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ICT Reflective Practice Essay - Seminar 1

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ICT Reflective Practice Essay - Seminar 1

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We begin by considering rationales for teaching ICT. I discuss social constructivism and some other constructivist views of learning. We consider a number of current issues in ICT education, and I brief you on the assignment and the directed task.

We begin by considering rationales for teaching ICT. I discuss social constructivism and some other constructivist views of learning. We consider a number of current issues in ICT education, and I brief you on the assignment and the directed task.

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ICT Reflective Practice Essay - Seminar 1

  1. 1. #WhyTeachICT To research more effectively; better communication skills; more efficient use of existing software skills @simonkellis
  2. 2. #WhyTeachICT Industry is screaming for ICT 'professionals' not ICT 'users' @teraknor
  3. 3. #WhyTeachICT It‟s Interesting, Creative and Transformative! It's also relevant, bridges generation gaps and is future focused and driven! @clareire
  4. 4. #WhyTeachICT To connect us with the global community and enable children to be passionate about its potential to develop for the future @dawnhallybone
  5. 5. #WhyTeachICT It‟s the only truly innovative subject - new resources produced every day @goodallict
  6. 6. #WhyTeachICT Because it is the most exciting, magic & possibly even life changing subject in the curriculum! @janewoods3
  7. 7. #WhyTeachICT We all need to communicate, technology offers amazing ways to connect and be citizens @stevebunce
  8. 8. #WhyTeachICT It’s about speaking the language of your learners and meeting them where they are! @TESict
  9. 9. #WhyTeachICT It allows the teacher to be a life long learner @BobToms100
  10. 10. #WhyTeachICT ‘cos at the mo it’s still a NC subject @billgibbon
  11. 11. Why teach ICT? (in 140 characters or less)
  12. 12. The Importance of ICT Information and communication technology (ICT) prepares pupils to participate in a rapidly changing world in which work and other activities are increasingly transformed by access to varied and developing technology. Pupils use ICT tools to find, explore, analyse, exchange and present information responsibly, creatively and with discrimination. They learn how to employ ICT to enable rapid access to ideas and experiences from a wide range of people, communities and cultures. Increased capability in the use of ICT promotes initiative and independent learning, with pupils being able to make informed judgements about when and where to use ICT to best effect, and to consider its implications for home and work both now and in the future. DfES/QCA 1999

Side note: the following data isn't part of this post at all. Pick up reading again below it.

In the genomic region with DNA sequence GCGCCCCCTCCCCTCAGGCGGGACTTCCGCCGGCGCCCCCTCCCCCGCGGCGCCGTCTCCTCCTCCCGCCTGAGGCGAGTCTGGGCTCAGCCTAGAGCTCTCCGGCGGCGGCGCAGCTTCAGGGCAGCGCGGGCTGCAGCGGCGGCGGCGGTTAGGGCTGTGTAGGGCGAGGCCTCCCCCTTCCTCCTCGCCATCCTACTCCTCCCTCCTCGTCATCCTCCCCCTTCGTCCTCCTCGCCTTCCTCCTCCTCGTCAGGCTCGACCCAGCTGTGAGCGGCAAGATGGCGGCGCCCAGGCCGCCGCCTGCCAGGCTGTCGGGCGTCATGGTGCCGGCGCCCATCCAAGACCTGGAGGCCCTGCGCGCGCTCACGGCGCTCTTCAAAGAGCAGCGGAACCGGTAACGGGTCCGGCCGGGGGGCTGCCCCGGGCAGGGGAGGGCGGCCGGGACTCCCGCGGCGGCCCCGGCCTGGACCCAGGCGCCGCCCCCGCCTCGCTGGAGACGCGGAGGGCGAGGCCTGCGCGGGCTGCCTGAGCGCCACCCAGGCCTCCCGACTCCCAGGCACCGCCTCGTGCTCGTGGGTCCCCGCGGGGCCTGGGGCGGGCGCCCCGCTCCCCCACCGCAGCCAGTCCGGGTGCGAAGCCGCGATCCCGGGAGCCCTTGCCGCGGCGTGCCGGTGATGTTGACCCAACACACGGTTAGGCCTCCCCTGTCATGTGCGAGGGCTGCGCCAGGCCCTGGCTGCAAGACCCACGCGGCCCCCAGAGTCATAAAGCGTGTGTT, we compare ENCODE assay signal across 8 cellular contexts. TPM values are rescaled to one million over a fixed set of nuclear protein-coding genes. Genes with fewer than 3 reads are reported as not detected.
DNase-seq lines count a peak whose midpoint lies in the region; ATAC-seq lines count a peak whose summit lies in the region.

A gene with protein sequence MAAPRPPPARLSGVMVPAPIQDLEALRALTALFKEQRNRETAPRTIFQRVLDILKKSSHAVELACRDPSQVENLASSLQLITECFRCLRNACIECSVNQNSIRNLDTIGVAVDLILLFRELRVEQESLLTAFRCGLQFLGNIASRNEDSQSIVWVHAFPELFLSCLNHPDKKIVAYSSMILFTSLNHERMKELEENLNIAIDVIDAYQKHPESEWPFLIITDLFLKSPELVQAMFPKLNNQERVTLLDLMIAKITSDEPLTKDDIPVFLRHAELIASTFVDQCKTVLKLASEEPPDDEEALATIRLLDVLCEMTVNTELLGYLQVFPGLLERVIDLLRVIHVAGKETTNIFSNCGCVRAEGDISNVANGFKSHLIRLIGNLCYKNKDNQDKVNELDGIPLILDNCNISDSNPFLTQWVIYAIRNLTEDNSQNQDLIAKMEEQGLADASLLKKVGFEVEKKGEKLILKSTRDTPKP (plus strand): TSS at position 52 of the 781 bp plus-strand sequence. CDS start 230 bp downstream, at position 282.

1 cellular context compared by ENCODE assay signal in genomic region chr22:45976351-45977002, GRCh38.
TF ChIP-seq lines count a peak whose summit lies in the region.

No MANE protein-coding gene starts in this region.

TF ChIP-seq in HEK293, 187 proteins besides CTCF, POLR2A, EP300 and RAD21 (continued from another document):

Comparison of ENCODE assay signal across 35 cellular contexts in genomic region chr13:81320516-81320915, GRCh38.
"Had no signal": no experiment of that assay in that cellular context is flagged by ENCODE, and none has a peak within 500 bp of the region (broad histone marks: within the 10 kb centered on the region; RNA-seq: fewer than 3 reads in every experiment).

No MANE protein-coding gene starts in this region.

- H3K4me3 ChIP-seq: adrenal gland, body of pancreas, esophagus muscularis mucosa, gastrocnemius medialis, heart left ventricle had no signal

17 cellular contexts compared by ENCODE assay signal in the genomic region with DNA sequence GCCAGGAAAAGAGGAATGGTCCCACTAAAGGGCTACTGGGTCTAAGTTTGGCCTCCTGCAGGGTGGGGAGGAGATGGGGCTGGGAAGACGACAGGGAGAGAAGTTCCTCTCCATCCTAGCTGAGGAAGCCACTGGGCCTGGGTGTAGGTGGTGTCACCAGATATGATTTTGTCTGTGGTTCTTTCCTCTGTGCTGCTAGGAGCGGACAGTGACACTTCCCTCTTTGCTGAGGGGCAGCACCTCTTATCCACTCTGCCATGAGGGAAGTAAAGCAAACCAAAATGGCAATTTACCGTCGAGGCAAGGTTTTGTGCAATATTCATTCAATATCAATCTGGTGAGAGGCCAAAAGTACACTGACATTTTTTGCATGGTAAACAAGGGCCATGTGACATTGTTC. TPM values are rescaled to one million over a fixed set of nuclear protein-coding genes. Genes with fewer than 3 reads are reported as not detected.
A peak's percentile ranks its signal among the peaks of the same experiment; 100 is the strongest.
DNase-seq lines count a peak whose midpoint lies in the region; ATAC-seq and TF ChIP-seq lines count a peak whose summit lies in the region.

13. 13. The Importance of ICT With scientific method, we took things apart to see how they work. Now with computers we can put things back together to see how they work, by modelling complex, interrelated processes, even life itself. This is a new age of discovery, and ICT is the gateway. Douglas Adams, Author
  14. 14. The Importance of ICT To argue against the importance of ICT in the primary curriculum is to ignore the increasing digitisation of information worldwide. This will require digital literacy of all children for their full participation in society.... In all branches of knowledge, all professions and all vocations, the effective use of new technologies will be vital. Children not only need to learn to use specific devices and applications, they also need to understand the fundamental concepts of safe and critical use. Sir Jim Rose, 2009
  15. 15. And yet… Young people have huge appetites for the computing devices they use outside of school. Yet ICT and Computer Science in school seem to turn these young people off. We need school curricula to engage them better if the next generation are to engineer technology and not just consume it Matthew Harrison, Royal Academy of Engineering, 2010
  16. 16. Sugata Mitra The Child Driven Education
  17. 17. Critique the following… Social constructivism in the classroom: “Knowledge and skills are constructed gradually through experience, interaction and adult support” Pollard, Reflective Teaching
  18. 18. Reflective Teaching A reflective teacher: 1. Examines, frames and attempts to solve the dilemmas of classroom practice; 2. Is aware of and questions the assumptions and values he or she brings to teaching; 3. Is attentive to institutional and cultural contexts in which he or she teaches; 4. Takes part in curriculum development and is involved in school change efforts; 5. Takes responsibility for his or her own professional development. Zeichner and Liston (1999)